Ariel Investments Bets on this Small Cap Stock

Meena is a member of The Motley Fool Blog Network -- entries represent the personal opinion of the blogger and are not formally edited.

Mutual fund Ariel Investments has filed with the SEC to disclose ownership of 2.8 million shares of International Speedway Corporation (NASDAQ: ISCA), a $1.3 billion market cap entertainment company that owns and operates NASCAR tracks. Ariel had reported a position of 2.2 million shares at the end of June, which in turn was up from about 460,000 shares at the end of March and none at the beginning of 2012. As such, the fund is taking a bullish stance on International Speedway, whose stock is up 10% so far this year. See more stock picks from John Rogers and Ariel Investments.

Hedge funds are generally not very optimistic about the stock, though its relatively small market cap likely deters some larger investors from taking significant positions. David Dreman’s Dreman Value Management, which has $5.5 billion under management, owned 1.3 million shares of International Speedway at the end of the second quarter (research more stocks in Dreman Value Management's portfolio). Royce and Associates, managed by Chuck Royce, cut its stake but still had a position of about 890,000 shares (find more of Chuck Royce's favorite stocks).

The company’s second fiscal quarter ending in May provided good results for the company. Revenue increased 29%, including substantial increases in both admissions and motorsports revenue (which comes from sources such as media rights and luxury suites). Expenses also increased, with the result being an operating margin equal to 18% compared to 17% a year earlier. Earnings per share rose from 25 cents to 30 cents. For the first half of International Speedway Corporation’s fiscal year revenues have eased up with operating income essentially flat. While the company did not repurchase any shares during the quarter, it is authorized to buy about $60 million in stock under its current repurchasing plan.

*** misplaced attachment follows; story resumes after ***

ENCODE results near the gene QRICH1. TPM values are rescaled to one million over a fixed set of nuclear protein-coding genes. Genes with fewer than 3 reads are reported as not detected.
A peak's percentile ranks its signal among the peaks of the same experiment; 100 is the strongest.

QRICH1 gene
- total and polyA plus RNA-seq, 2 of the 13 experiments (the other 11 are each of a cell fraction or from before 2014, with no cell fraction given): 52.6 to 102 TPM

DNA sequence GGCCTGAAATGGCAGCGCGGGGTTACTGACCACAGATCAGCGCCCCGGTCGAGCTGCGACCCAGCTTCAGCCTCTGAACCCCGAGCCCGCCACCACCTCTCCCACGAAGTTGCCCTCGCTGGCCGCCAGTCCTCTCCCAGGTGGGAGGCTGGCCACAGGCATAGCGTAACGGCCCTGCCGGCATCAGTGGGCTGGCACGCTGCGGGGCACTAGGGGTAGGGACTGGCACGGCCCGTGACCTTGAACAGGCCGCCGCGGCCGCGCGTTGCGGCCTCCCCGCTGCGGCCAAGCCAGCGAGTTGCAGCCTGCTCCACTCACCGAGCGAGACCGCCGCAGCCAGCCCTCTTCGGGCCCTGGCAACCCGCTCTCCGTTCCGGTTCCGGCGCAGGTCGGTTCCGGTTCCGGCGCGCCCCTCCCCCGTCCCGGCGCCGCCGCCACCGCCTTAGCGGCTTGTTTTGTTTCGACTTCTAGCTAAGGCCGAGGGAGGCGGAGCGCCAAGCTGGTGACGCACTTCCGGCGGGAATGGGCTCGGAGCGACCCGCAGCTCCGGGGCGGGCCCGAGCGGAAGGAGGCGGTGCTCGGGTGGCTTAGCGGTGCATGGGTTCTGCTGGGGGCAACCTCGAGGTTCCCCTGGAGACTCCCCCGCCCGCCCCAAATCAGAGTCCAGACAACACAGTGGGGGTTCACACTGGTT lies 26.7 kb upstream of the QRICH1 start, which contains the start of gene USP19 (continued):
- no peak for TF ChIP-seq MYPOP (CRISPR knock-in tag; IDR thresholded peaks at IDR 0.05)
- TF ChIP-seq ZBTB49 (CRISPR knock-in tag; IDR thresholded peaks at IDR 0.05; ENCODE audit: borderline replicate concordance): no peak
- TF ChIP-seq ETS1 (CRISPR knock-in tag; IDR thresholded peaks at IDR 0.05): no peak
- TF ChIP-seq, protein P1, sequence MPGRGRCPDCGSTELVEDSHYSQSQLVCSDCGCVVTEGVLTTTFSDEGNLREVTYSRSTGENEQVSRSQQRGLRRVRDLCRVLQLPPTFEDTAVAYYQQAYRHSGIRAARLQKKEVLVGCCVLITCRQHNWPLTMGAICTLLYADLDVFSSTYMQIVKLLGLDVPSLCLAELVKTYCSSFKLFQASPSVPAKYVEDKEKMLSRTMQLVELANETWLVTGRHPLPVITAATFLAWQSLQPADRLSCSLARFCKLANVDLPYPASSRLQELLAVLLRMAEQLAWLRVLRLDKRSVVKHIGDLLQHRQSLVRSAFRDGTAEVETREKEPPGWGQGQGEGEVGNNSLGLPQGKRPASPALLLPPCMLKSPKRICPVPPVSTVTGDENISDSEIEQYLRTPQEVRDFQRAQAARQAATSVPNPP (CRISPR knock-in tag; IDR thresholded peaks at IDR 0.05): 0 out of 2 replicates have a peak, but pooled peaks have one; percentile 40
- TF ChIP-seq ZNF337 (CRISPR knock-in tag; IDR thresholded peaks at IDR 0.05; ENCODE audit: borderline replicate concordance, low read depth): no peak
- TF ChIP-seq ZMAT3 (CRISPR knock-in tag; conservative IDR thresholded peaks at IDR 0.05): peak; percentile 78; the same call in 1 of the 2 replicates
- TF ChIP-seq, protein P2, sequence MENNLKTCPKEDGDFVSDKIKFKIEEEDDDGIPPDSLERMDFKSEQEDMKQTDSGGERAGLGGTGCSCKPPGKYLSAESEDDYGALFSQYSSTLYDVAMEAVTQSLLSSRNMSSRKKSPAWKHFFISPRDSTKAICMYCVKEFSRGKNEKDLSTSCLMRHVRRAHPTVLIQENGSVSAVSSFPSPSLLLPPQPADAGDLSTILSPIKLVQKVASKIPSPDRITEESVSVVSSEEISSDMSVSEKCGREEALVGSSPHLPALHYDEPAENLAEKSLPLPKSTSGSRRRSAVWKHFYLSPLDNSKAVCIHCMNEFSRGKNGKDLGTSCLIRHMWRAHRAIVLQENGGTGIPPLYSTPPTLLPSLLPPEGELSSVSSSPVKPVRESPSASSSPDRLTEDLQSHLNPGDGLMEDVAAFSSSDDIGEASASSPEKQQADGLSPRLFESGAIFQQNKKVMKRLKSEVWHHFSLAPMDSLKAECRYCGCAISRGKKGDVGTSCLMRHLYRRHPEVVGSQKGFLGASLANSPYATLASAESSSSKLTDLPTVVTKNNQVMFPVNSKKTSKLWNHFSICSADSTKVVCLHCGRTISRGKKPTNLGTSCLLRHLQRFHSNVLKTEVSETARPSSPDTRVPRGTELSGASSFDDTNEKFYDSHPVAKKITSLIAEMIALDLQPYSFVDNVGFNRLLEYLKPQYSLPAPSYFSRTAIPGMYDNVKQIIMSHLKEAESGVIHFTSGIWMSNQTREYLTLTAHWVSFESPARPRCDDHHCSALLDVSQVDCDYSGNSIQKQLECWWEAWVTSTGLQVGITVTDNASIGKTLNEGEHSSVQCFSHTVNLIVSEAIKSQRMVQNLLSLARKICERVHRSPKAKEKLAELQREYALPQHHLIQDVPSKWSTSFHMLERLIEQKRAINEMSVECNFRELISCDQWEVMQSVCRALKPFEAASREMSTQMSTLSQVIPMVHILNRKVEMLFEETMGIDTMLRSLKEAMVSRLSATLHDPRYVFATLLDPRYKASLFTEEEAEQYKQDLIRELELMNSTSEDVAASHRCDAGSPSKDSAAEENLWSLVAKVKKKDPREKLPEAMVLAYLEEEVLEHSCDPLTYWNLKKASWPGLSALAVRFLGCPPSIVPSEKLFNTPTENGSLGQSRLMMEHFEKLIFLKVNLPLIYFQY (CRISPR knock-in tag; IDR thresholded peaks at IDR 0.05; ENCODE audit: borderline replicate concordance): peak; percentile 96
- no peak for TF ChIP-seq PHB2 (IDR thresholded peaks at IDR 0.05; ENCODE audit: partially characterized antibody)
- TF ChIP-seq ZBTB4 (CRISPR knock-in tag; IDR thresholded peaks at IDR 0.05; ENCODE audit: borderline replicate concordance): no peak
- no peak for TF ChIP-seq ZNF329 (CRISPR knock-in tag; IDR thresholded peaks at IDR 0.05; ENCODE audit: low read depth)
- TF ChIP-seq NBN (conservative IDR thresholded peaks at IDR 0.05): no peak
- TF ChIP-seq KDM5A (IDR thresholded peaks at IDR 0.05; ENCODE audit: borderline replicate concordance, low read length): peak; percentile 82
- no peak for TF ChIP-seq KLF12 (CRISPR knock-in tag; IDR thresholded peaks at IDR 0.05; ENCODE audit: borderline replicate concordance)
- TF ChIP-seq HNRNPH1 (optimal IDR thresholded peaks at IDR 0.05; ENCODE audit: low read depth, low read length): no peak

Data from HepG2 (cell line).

International Speedway Corporation may make its money off of high speed racing and the risk of a crash, but its stock isn’t as exciting. Its beta comes in at 1 and so far in 2012 it is up 10%, slightly less than the S&P 500’s return. This makes sense as autoracing, while a consumer purchase, is not as dependent on high consumer spending as some other sources of entertainment; in our mind, International Speedway is more similar to a movie theater than to a theme park, for example. The stock pays a small dividend yield of 0.7%. International Speedway trades at 20 times trailing earnings and 16 times forward estimates, as sell-side analysts expect EPS to grow 14% in 2013 compared to this year. This growth rate seems a bit high to us, though given the 20% increase last quarter it is not unreasonable.

International Speedway doesn’t have any large-cap public companies in the same business (the flip side of this is that the company has a good deal of market power), but we can compare it to other cheap destination entertainment providers. As we mentioned earlier, theaters Regal Entertainment Group (NYSE: RGC) and Cinemark Holdings (NYSE: CNK) therefore make for good comparable companies. They trade at 19 and 17 times trailing earnings, even though we would say that the movie theaters face more competition and more challenges to their business. These companies do, however, pay high dividend yields and managed to grow their earnings last quarter compared to the same period a year earlier. Lottery services company Scientific Games (NASDAQ: SGMS) and racetrack operator Churchill Downs (NASDAQ: CHDN) are other peers. Churchill Downs carries trailing and forward P/E multiples of 13 and 17, respectively, placing it at about the same valuation multiple of its 2013 earnings as International Speedway; the company also saw its earnings rise 21% last quarter compared to the same period in the previous year. Scientific Games trades at 20 times forward earnings estimates, and we don’t think its business justifies a higher multiple than that for International Speedway. The theaters are higher priced and should only be taken as income investments. Churchill Downs is cheap compared to its trailing earnings and might make for a better value play if investors are more confident that it can maintain its current business than they are that International Speedway can continue its growth. 

This article is written by Matt Doiron and edited by Meena Krishnamsetty. They don't own shares in any of the stocks mentioned in this article. The Motley Fool has no positions in the stocks mentioned above. Motley Fool newsletter services recommend International Speedway. Try any of our Foolish newsletter services free for 30 days. We Fools may not all hold the same opinions, but we all believe that considering a diverse range of insights makes us better investors. The Motley Fool has a disclosure policy.If you have questions about this post or the Fool’s blog network, click here for information.

blog comments powered by Disqus